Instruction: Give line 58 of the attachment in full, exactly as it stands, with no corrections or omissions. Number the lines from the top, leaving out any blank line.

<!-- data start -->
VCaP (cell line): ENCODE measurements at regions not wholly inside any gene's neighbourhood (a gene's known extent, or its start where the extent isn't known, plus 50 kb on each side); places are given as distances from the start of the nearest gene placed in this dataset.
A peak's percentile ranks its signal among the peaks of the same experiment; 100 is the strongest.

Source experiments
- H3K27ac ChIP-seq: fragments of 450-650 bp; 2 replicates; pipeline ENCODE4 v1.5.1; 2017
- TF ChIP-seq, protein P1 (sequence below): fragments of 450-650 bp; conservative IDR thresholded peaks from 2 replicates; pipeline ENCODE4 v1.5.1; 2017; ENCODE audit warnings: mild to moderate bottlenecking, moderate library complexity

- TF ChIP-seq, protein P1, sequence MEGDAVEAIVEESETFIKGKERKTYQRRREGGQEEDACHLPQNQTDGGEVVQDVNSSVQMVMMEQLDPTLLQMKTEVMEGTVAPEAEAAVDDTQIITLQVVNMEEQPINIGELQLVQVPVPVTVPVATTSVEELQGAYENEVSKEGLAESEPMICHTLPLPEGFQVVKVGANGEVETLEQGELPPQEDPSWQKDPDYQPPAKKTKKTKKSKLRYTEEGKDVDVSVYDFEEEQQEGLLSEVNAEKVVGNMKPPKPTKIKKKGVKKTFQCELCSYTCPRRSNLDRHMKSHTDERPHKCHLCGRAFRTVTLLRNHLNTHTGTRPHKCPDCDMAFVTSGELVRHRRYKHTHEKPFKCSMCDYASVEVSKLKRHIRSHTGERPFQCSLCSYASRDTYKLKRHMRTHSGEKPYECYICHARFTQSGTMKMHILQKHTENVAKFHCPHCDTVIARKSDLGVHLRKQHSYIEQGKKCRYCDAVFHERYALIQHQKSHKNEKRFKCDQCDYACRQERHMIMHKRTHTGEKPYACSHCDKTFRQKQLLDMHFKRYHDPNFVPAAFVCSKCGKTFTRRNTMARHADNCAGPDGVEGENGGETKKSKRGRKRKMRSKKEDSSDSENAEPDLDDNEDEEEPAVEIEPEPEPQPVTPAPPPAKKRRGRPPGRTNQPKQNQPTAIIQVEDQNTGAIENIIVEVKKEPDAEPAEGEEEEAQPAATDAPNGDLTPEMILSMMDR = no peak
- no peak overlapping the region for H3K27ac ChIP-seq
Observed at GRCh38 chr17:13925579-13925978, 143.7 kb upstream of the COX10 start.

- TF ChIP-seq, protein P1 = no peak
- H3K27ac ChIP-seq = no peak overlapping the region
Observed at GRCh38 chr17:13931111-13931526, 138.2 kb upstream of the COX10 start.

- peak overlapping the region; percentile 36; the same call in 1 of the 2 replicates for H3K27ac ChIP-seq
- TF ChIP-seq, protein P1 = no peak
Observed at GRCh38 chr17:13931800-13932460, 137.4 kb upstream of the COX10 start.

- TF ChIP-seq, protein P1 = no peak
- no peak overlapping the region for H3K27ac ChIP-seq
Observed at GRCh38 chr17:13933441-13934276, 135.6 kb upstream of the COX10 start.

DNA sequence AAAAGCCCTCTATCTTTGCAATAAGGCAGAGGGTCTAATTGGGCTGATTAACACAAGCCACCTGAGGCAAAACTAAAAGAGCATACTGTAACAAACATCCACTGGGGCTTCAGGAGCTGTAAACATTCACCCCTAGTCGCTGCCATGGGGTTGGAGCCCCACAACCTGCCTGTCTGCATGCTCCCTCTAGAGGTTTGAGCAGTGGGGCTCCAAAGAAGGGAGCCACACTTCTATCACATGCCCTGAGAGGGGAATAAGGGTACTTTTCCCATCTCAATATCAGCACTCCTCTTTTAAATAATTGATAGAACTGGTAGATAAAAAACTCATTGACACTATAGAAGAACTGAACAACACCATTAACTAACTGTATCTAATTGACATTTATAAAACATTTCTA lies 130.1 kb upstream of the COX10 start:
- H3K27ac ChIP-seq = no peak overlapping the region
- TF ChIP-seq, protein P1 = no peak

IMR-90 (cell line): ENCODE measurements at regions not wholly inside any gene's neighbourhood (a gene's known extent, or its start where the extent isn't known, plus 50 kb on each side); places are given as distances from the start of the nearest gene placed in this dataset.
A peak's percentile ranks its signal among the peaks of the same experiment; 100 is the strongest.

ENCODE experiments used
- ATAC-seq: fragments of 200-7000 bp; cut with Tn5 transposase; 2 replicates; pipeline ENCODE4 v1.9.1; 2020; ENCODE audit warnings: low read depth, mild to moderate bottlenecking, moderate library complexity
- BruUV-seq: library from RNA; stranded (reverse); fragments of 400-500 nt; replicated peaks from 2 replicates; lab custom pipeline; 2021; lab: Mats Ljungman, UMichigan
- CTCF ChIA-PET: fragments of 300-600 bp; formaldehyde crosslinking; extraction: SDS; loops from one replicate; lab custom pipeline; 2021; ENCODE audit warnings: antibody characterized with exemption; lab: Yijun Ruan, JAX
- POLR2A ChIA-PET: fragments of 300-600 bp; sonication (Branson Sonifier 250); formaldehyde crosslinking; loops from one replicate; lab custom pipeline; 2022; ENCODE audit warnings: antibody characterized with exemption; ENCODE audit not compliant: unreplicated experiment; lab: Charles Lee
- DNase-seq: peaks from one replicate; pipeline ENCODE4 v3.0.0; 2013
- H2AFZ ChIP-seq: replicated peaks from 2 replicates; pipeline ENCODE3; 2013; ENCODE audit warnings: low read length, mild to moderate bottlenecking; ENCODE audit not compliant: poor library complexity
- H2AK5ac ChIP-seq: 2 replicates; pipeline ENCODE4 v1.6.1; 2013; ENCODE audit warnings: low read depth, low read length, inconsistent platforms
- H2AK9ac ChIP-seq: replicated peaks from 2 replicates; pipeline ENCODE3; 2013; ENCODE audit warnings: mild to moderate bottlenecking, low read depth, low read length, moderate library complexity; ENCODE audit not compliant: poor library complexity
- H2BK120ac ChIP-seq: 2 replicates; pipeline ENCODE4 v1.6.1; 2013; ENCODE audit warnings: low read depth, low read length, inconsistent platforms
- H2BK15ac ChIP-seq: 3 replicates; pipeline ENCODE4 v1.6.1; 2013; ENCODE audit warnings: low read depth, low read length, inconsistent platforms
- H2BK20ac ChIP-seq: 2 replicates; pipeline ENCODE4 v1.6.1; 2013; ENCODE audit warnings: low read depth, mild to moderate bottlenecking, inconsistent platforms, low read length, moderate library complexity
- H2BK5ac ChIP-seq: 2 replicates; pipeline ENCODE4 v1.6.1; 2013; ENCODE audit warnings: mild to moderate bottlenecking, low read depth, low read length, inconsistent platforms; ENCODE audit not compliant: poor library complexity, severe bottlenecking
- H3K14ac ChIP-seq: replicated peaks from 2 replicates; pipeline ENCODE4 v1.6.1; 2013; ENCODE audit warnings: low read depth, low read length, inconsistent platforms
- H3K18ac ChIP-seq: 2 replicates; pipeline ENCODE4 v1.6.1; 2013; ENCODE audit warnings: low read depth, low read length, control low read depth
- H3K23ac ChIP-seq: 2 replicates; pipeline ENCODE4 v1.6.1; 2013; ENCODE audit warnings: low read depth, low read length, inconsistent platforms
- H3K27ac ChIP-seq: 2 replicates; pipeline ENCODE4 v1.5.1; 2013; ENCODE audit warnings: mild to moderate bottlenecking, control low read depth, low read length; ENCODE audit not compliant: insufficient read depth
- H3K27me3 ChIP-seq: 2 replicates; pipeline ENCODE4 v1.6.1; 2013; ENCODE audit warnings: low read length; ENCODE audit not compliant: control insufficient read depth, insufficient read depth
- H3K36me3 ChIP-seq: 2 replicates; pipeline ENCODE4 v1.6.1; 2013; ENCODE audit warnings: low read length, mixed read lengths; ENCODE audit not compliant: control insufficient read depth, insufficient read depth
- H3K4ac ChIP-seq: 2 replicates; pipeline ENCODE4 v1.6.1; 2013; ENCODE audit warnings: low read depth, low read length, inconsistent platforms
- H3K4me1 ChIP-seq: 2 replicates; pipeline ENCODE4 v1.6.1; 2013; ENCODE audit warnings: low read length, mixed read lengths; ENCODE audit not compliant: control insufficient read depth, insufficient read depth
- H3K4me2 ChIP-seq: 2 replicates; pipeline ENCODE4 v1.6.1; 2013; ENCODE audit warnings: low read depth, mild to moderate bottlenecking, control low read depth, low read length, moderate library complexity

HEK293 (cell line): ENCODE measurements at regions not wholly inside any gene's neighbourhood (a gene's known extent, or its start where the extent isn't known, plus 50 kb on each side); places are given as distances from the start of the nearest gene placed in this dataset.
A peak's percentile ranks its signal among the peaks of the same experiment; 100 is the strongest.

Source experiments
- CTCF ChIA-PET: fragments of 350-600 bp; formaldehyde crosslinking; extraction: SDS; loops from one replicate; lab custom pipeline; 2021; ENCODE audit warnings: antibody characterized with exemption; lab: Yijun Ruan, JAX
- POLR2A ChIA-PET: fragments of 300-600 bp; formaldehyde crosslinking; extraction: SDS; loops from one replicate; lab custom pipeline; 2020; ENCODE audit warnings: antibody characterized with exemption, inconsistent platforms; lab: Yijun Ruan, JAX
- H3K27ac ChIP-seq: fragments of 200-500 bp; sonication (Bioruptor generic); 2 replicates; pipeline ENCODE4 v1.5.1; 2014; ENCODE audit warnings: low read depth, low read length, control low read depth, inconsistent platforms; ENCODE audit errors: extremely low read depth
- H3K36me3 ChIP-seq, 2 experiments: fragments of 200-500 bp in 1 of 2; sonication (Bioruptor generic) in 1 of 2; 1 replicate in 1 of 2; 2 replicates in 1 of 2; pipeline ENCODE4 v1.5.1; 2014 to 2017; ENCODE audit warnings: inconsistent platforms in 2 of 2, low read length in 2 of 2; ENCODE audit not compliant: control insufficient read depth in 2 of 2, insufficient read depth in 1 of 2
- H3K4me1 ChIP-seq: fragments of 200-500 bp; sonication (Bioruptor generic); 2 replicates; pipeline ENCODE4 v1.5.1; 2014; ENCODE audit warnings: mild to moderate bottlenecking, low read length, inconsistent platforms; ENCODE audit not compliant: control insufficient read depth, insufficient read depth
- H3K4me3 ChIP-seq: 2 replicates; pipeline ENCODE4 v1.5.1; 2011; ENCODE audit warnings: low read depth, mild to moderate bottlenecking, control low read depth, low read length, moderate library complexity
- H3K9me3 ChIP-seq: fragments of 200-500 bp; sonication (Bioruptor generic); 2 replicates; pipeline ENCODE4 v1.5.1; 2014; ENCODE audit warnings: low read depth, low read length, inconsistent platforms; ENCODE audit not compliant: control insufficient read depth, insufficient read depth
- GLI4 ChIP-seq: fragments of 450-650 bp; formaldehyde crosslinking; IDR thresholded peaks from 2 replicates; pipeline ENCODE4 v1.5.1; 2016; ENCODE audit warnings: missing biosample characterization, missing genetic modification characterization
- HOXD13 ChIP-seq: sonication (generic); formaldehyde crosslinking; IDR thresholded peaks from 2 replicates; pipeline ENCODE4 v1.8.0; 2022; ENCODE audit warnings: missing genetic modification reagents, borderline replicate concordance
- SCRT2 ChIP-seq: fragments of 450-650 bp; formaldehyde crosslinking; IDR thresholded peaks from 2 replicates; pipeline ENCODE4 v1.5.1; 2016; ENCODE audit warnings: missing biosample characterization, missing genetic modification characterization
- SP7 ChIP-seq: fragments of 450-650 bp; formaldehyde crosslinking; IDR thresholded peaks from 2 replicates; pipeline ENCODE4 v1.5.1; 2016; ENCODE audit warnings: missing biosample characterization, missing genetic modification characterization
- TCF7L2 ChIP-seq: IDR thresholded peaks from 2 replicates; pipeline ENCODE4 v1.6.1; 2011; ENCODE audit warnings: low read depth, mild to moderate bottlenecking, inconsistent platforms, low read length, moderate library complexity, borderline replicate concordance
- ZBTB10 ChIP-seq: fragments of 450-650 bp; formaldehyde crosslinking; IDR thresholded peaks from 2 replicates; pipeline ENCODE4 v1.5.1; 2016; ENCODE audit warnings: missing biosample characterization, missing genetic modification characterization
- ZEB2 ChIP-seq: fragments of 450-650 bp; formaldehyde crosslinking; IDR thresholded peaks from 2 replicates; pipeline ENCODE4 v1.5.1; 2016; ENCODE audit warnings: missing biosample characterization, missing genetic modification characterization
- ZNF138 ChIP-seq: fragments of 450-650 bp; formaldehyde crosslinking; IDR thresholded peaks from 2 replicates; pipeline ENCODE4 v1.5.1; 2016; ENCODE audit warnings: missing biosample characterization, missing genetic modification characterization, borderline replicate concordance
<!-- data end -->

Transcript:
- SP7 ChIP-seq: fragments of 450-650 bp; formaldehyde crosslinking; IDR thresholded peaks from 2 replicates; pipeline ENCODE4 v1.5.1; 2016; ENCODE audit warnings: missing biosample characterization, missing genetic modification characterization